Can't really call either Paul Fussell's Samuel Johnson and the Life of Writing (1986) or Richard Holmes' Dr. Johnson & Mr. Savage (1994) full biographies. Fussell's brilliant little book is more a critical celebration of Johnson as an important 18th Century author of much more than just his landmark dictionary. Fussell was already a favorite of mine. This book is my favorite of his. Holmes is the much esteemed biographer of Coleridge and Shelley. His Johnson book is more an attempt to explore and possibly explain the unlikely early friendship of the younger Johnson and the poet, playwright, and murderer, Richard Savage, about whom Johnson himself wrote one of his most famous short biographies. That Holmes does not solve this puzzle doesn't make the book any the less fascinating. 

Far and away the least satisfying biographies since Boswell are the two most recent. Jeffrey Meyers is one of those professional biographers whose subjects seems to matter less than the regularity of his output. He's written books not only on F. Scott Fitzgerald and Edgar Alan Poe, but also Gary Cooper and Bogart. (Not a good sign. Think of someone writing cookbooks on subjects ranging from Szechuan noodles, to Jello salads, Mennonite charcuterie, and French pastry. I don't say the recipes will all be bad, but neither should one assume much depth of knowledge -- or flavor.) I've tried a couple of Meyers' books and each was I suspect the equal of all the others. His biography of Johnson, subtitled "The Struggle," might just as well have been titled, Samuel in His Smalls, so preoccupied is Meyers with the possibility that Johnson was a bossy bottom and rather liked it rough. Coulda been. Even if so, not quite the master-key Meyers seems to think.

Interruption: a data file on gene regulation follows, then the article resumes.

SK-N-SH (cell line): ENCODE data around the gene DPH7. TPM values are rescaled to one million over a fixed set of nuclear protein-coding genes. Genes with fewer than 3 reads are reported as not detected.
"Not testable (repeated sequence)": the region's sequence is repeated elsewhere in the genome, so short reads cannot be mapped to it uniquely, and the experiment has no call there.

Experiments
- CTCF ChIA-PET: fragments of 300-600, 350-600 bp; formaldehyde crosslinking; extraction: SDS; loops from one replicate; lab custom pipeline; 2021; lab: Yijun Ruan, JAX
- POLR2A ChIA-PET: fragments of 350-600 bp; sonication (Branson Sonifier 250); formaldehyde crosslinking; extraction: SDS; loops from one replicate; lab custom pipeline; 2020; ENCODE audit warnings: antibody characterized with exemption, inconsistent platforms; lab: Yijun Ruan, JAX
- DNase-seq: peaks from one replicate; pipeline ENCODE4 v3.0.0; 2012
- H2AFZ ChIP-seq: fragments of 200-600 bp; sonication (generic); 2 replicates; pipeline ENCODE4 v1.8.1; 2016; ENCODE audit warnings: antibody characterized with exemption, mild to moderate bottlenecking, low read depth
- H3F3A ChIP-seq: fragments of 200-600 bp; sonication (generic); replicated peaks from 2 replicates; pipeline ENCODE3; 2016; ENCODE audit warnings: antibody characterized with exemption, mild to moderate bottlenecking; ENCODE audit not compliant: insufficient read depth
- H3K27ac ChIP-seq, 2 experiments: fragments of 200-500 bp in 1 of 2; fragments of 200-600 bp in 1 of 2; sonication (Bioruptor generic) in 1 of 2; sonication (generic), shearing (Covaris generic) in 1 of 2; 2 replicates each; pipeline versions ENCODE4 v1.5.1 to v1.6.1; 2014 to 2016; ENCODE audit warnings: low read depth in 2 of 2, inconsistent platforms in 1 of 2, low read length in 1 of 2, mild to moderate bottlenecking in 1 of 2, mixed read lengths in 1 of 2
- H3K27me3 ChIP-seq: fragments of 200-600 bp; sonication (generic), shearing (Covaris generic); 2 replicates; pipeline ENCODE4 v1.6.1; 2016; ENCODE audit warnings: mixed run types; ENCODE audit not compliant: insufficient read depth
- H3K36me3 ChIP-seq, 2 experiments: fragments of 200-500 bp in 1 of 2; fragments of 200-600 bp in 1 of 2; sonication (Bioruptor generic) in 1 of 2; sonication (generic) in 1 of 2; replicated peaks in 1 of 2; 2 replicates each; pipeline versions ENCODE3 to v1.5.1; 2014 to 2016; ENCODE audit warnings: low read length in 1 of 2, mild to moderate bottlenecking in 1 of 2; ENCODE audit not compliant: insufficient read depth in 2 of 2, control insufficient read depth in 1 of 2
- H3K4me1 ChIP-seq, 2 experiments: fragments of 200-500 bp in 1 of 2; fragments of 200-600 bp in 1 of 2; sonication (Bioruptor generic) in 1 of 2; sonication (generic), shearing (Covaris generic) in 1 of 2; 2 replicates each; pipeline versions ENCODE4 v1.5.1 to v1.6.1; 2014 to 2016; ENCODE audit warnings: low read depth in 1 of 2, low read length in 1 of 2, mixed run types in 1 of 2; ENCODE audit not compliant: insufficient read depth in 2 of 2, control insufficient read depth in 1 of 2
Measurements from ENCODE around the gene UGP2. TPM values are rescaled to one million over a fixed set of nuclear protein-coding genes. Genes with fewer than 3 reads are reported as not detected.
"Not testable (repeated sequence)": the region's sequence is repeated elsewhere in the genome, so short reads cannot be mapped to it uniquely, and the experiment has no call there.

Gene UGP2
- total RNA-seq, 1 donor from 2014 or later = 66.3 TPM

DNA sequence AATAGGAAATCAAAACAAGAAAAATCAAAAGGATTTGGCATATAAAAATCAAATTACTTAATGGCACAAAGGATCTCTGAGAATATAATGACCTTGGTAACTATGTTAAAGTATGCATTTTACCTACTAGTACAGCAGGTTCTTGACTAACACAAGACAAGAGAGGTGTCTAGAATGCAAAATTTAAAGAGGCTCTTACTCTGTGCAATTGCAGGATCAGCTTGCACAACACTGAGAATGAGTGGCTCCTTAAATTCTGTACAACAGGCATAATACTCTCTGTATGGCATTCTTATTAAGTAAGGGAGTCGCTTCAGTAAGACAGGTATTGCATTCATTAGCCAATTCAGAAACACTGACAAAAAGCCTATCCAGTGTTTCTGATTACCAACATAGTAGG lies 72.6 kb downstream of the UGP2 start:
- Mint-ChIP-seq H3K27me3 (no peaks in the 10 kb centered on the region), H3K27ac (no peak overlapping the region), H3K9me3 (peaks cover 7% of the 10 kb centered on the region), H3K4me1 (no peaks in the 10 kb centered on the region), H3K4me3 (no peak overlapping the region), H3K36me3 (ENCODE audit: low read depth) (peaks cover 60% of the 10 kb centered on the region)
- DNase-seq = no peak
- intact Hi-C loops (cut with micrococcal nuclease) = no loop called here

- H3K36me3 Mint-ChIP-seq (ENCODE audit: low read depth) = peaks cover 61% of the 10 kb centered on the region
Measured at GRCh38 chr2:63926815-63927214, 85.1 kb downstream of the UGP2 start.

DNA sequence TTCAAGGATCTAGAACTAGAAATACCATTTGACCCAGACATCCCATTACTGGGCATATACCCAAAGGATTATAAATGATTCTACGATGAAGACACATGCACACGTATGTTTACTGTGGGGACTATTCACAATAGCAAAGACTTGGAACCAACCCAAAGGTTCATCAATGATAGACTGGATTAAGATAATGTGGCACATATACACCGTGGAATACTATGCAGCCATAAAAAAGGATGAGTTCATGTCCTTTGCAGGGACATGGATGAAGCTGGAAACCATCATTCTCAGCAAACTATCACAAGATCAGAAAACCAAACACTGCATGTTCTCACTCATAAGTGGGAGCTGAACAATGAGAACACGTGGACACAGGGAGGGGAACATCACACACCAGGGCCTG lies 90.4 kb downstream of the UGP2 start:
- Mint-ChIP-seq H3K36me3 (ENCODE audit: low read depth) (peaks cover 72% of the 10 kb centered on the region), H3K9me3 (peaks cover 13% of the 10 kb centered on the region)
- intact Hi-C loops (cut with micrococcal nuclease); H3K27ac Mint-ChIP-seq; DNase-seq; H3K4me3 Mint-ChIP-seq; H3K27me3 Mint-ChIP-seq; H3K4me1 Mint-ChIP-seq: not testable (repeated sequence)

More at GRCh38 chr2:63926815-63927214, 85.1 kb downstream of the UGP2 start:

The other recent major biography was something of a sequel. In 1999 Professor Peter Martin, previously known as a specialist in historical gardens, published a life of Boswell. Even with the wealth of new Boswell material since the last midcentury, there still haven't been nearly so many biographies of the Junior Partner in Johnson & Boswell. Martin's biography of Johnson followed in 2008. He supplemented his biographies with a new volume of Selected Works for each. Of the anthologies I make my usual complaint that our ancestors usually did this sort of thing much better; with fewer notes, less bulk, and better print, however small. I bought both anthologies and kept the later. As for Martin's Doctor, he is perhaps the grimmest in recent memory and, like Meyers' dark portrait, sexually tormented in not specially interesting ways. Neither of Martin's biographies is a bad book, but his Doctor is more of a boor (and a boar) than he need have been. There are better options.